When I decided to write A Proclivity To Prurience (the first in the Obsession Trilogy), all I had was an idea about a relationship between a young man – Joe, 23 – and an older woman – Abbie, 40/41. I figured, quite quickly, that Joe’s interest would not be in Abbie’s art collection (Abbie doesn’t have an art collection, but you get my point), so I knew I would have to include some sex scenes, and because Joe was a troubled man with a difficult history, I felt those scenes would need to reflect his attitude, and that meant they would be coarse and explicit. I balanced that with the use of lengthy, poetic sentences and paragraphs, but despite that, when A Proclivity To Prurience was first published, it was classed as Erotica. I disagreed because I saw the sex scenes as a contrivance to better understand the characters, not as the whole story, and the language as a mirror to those same characters, but I was overruled. That said, I have no issue with Erotica, but many people do, and it made it very difficult to get my book noticed. Whilst historically, a lot of Erotica has been badly written, things have changed, but still people are scared by the notion of books containing sex… why, then, was the Fifty Shades series so hugely popular? Was it the romance that lured women to read the books? Maybe, but I didn’t hear anybody complain about the sex scenes; in fact, when the films were released there were complaints that there wasn’t enough sex, given the content of the novels, and yet sex continues to be a contentious subject; a very natural and necessary part of life has been tainted by… what? No matter what Christian Grey did for womankind, many novels still skirt around the subject – films don’t, nor do television programmes, so why do books? Is it merely the language? Visuals don’t need to use those tricky words that describe those tricky acts – is that what authors are afraid of? Is that what readers are afraid of? Is that why my writing has been called ‘filth’, ‘smutty’ and ‘porn’? It’s OK, my therapist has given me a fabric doll and some pins… I’ve been called various names for daring to write about sex, and my novel has been dismissed by reviewers and bloggers because of its content, yet when readers have contacted me, it has never been about the sex scenes, but rather about the twists in the story that have, thankfully, moved or shocked them; these open-minded individuals are rare, and I love them dearly. The other oddity – one I could never have anticipated – is that many people ask me, once they learn the premise, if my book is about me and my life; my responses have ranged from, ‘What the…?’, to, ‘Yes, but my husband doesn’t know so please keep it to yourself’. But had I written about mass murder or a plot to bring down the government, would I be asked the same question? I think not.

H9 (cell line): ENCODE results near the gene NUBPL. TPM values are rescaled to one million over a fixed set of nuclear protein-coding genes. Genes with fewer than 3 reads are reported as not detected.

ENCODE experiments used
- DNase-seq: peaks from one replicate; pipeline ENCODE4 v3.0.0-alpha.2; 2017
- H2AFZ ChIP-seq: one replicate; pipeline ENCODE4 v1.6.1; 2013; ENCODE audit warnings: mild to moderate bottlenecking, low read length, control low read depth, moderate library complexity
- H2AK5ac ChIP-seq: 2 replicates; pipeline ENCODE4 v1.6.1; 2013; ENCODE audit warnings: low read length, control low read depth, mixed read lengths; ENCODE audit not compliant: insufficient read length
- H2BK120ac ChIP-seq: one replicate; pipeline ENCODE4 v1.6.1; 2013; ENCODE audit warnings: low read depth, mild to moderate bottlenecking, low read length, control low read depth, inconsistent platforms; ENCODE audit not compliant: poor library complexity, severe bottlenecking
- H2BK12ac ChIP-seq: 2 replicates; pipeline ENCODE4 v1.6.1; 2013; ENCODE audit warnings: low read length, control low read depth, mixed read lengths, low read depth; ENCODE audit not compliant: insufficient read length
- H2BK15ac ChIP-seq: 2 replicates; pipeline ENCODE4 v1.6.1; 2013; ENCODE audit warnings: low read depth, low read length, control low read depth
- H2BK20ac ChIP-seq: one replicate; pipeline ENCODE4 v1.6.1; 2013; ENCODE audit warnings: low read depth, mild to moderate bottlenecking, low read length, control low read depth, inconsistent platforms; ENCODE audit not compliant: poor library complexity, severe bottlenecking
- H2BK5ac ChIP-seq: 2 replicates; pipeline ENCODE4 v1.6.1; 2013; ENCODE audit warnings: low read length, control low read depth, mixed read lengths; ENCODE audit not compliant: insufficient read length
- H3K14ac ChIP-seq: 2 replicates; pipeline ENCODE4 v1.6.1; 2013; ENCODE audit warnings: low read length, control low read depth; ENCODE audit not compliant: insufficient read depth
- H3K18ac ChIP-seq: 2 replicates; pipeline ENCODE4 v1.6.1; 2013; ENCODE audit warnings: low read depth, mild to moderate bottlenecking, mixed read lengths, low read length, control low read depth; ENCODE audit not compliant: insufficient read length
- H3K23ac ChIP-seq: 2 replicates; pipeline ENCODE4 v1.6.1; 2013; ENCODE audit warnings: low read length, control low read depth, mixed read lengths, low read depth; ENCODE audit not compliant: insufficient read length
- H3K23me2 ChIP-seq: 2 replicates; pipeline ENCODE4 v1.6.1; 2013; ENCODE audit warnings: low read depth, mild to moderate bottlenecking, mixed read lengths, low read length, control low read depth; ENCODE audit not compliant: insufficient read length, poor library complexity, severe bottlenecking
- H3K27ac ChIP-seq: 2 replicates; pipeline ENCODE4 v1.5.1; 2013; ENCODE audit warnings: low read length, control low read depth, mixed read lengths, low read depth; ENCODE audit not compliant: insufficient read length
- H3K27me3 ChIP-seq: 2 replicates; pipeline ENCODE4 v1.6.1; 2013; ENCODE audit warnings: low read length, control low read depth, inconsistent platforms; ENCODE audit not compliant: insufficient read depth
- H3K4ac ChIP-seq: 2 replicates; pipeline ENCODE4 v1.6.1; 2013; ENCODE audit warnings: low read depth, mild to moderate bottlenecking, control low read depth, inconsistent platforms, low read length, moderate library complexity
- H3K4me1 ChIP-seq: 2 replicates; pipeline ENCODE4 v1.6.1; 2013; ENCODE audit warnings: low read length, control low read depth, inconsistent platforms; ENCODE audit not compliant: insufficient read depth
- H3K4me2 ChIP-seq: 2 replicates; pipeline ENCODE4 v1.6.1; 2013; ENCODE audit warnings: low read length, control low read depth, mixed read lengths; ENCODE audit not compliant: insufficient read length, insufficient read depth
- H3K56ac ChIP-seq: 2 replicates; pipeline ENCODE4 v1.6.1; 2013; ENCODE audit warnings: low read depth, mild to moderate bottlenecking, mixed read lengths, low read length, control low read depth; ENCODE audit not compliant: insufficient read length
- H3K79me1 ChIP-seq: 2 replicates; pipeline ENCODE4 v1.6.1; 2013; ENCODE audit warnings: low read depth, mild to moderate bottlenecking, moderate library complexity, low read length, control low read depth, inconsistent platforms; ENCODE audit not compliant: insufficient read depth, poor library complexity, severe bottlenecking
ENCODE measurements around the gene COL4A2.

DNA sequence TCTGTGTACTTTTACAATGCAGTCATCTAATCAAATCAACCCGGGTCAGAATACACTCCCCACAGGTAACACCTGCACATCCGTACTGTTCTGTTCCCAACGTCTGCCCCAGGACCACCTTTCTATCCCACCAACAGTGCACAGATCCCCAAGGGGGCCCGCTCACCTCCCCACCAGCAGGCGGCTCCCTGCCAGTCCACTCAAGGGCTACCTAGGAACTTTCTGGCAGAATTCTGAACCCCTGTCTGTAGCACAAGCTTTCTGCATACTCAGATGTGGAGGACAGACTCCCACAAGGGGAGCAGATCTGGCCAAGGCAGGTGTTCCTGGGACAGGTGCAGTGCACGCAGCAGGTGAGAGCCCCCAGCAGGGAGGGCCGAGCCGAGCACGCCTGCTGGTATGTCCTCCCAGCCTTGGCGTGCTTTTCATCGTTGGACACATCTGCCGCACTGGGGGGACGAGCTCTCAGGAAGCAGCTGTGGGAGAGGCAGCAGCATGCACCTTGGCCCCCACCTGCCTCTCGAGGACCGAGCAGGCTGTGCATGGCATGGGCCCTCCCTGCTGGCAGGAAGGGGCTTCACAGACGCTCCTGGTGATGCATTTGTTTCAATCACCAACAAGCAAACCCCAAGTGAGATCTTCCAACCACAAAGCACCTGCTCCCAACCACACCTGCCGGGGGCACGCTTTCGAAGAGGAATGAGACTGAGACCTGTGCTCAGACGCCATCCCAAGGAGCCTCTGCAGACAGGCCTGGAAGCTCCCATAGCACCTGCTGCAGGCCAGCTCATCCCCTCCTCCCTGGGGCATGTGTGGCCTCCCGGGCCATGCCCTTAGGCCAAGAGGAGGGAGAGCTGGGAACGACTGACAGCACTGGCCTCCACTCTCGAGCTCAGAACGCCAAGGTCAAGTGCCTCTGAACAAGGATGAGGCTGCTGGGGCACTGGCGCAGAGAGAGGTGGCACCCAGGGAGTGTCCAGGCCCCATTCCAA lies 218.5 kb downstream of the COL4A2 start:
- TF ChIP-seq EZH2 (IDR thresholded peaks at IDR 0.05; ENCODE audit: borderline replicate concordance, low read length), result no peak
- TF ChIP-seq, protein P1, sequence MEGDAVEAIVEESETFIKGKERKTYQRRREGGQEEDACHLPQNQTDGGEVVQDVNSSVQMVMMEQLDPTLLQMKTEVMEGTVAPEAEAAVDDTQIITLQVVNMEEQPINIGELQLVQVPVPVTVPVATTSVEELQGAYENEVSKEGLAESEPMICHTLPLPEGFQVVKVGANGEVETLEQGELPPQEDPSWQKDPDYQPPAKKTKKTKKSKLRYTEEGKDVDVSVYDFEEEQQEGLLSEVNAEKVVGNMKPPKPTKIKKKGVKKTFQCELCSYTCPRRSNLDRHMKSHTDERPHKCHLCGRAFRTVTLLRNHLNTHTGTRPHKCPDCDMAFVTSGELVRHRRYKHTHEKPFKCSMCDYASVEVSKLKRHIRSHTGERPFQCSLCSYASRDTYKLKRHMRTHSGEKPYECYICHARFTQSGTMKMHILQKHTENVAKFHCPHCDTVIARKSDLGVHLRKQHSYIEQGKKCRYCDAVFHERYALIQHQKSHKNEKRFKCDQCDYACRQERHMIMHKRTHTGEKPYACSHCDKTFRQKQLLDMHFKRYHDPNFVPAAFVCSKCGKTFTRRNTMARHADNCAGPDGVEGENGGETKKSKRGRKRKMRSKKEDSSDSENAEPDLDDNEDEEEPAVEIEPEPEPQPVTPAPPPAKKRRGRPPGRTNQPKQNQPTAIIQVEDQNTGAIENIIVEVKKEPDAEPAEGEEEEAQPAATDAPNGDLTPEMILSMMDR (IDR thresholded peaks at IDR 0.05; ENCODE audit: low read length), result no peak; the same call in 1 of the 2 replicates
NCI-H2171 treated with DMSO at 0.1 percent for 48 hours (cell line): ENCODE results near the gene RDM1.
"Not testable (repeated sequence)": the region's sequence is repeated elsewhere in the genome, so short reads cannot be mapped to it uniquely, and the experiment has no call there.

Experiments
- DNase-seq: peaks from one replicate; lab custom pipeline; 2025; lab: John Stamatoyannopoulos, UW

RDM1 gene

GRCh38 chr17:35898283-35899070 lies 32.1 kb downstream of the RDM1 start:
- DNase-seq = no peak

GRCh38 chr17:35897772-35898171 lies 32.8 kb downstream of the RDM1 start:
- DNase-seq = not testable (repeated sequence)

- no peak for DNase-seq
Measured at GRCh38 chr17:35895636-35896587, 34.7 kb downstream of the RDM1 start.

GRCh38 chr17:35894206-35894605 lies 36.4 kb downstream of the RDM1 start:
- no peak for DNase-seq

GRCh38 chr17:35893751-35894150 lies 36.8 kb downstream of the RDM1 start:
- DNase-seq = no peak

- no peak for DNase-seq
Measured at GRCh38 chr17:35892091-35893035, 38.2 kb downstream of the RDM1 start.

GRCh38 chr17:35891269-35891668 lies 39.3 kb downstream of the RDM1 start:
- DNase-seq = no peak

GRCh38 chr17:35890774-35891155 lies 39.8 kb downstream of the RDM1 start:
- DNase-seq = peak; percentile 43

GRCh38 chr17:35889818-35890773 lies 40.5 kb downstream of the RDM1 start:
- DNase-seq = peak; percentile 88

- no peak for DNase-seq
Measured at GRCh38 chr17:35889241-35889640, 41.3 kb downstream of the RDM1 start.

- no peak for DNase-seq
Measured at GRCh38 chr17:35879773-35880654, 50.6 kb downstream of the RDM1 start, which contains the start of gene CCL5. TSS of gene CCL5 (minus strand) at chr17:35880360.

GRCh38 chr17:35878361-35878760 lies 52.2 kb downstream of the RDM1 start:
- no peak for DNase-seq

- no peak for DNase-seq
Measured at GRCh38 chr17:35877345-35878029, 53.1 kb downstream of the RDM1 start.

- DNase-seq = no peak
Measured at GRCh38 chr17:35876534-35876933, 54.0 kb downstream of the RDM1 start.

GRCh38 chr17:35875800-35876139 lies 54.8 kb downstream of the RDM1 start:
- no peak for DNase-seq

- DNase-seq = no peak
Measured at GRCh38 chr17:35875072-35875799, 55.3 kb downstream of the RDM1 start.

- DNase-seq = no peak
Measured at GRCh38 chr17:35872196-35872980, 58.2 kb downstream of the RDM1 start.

Whilst sex may be fitting for the relationship between my two main characters, the relationship itself is rather non-conformist; we’re familiar with the image of a mature male with a younger partner, but not so much with the opposite, and being a fan of the unconventional, I wanted Joe to be the instigator of that association, though with much provocation. Nothing about Joe is conventional, nor Abbie, and I’d go so far as to say the same applied for the entire story, and that has its own issues as many readers long for a traditional love story, a happily-ever-after. Is A Proclivity To Prurience a love story? Well, that is most certainly up for debate, but, like Joe, it doesn’t fit neatly into a box; it crosses many genres, and that causes consternation too, but I wanted to create discussion; I wanted readers to see a different perspective and deliberate the characters and their deeds, but despite the inclusivity we strive for in society, the huge progress we’ve made, yet again I find a need for the ‘norm’ precludes readers from diversifying slightly. Add sex into the mix and suddenly my book becomes scarier than a horror novel!
So, what hurdles have I faced? Sex (did I make that clear?) – and people’s aversion to the subject matter – and the conventional. I don’t understand either, but should someone wish to enlighten me, I’m all ears. The world would be far happier if we just relaxed a little and saw sex in a more positive light and welcomed everything that defied convention, and so would this author: discuss…
The Magic of Wor(l)ds